"When I was asked to choose a myth to write
about, I realized I had chosen already. The story of Atlas holding up
the world was in my mind before the telephone call had ended. If the
call had not come, perhaps I would never have written the story, but
when the call did come, that story was waiting to be written.
Rewritten. The recurring language motif of Weight is 'I want to tell
the story again.' My work is full of cover versions. I like to take
stories we think we know and record them differently. In the retelling
comes a new emphasis or bias, and the new arrangement of the key
elements demands that fresh material be injected into the existing
text. Weight moves far away from the simple story of Atlas's punishment
and his temporary relief when Heracles takes the world off his
shoulders. I wanted to explore loneliness, isolation, responsibility,
burden, and freedom, too, because my version has a very particular end
not found elsewhere." -- from Jeanette Winterson's Foreword to Weight.
Comment: The second in eries, see 'A Short History of Myth' (in this issue) for more information.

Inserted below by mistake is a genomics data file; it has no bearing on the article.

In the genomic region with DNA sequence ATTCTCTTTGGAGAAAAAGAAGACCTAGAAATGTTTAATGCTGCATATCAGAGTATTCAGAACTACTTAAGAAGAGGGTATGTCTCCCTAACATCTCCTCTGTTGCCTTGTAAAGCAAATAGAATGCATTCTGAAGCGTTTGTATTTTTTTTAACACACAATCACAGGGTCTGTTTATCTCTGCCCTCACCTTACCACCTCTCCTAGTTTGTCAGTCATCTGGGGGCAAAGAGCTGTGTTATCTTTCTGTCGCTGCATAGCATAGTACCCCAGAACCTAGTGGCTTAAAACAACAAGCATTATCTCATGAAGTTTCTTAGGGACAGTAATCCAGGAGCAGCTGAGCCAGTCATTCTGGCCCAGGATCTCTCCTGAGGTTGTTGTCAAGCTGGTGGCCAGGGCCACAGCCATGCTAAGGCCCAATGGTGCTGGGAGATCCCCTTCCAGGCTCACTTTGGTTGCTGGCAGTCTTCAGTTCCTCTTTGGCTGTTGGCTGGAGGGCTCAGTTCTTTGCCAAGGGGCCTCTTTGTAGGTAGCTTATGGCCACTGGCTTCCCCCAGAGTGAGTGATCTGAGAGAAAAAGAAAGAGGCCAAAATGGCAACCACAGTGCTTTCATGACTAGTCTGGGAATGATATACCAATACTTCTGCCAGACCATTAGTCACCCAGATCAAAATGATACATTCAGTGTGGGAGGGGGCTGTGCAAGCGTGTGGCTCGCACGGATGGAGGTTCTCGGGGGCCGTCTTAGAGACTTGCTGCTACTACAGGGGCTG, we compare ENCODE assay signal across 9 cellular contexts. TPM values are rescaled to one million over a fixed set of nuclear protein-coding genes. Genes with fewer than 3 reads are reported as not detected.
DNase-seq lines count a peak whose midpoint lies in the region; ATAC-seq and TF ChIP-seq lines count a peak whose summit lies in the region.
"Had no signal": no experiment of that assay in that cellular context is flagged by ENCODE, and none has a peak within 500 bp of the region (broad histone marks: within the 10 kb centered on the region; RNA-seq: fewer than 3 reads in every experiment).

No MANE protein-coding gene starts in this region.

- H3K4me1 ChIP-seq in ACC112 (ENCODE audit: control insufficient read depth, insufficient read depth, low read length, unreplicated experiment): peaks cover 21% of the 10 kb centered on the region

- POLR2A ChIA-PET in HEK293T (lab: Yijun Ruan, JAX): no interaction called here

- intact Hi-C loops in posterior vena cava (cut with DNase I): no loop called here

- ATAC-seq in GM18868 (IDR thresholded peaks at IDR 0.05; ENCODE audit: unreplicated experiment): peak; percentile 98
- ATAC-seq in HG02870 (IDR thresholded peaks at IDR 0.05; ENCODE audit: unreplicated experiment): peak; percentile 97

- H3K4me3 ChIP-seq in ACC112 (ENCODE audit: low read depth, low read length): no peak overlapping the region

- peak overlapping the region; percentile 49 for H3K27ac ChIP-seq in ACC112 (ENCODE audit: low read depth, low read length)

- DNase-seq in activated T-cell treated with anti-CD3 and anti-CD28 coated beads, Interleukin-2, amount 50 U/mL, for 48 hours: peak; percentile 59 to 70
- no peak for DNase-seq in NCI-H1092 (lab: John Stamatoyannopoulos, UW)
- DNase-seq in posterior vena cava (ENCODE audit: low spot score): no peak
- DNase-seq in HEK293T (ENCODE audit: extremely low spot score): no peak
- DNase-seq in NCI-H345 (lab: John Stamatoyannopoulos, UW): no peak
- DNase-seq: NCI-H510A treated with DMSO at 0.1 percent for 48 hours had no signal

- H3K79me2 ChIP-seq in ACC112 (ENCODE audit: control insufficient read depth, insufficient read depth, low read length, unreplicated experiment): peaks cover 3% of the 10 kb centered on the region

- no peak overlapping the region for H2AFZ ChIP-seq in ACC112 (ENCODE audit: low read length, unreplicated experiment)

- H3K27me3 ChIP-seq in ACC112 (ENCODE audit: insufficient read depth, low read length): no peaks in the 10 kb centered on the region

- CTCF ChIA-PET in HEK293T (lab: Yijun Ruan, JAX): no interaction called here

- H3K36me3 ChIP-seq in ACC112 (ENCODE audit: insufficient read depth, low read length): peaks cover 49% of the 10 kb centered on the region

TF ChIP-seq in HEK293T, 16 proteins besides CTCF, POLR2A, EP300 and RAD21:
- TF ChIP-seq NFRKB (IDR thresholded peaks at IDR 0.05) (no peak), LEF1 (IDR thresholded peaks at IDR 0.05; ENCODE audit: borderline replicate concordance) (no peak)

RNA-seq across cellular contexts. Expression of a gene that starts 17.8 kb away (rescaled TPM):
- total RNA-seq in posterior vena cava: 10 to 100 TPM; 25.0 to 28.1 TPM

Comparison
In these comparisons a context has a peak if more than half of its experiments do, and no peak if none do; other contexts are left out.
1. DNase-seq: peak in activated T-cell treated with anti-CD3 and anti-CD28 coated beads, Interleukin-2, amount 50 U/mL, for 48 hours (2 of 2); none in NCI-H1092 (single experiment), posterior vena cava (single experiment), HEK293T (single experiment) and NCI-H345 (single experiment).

The information about Weight shown above was first featured in "The BookBrowse Review" - BookBrowse's online-magazine that keeps our members abreast of notable and high-profile books publishing in the coming weeks. In most cases, the reviews are necessarily limited to those that were available to us ahead of publication. If you are the publisher or author of this book and feel that the reviews shown do not properly reflect the range of media opinion now available, please send us a message with the mainstream media reviews that you would like to see added.
Born in Manchester, UK in 1959 and adopted into a firmly religious family, Jeanette Winterson studied at Oxford University. Her first novel, Oranges Are Not the Only Fruit, was published in 1985 to tremendous acclaim, and she later adapted it for television. Since then she has written numerous novels, including Sexing the Cherry, The Passion, and Written on the Body. She has won several prizes including the Whitbread Prize, and the Prix d'argent at the Cannes Film Festival.
Jeanette Winterson: jeh-NET WIN-ter-son
Members read and review books ahead
of publication. See what they think
in First Impressions!
Visitors can view a lot of BookBrowse for free. Full access is for members only
In order to become the master, the politician poses as the servant
Click Here to find out who said this, as well as discovering other famous literary quotes!
Solve this clue:
and be entered to win..
Books thatinspire you.Handpicked.
Books you'll stay up all night reading; books that will whisk you to faraway places and times, books that will expand your mind and inspire you -- the kinds of books you just can't wait to tell your friends about.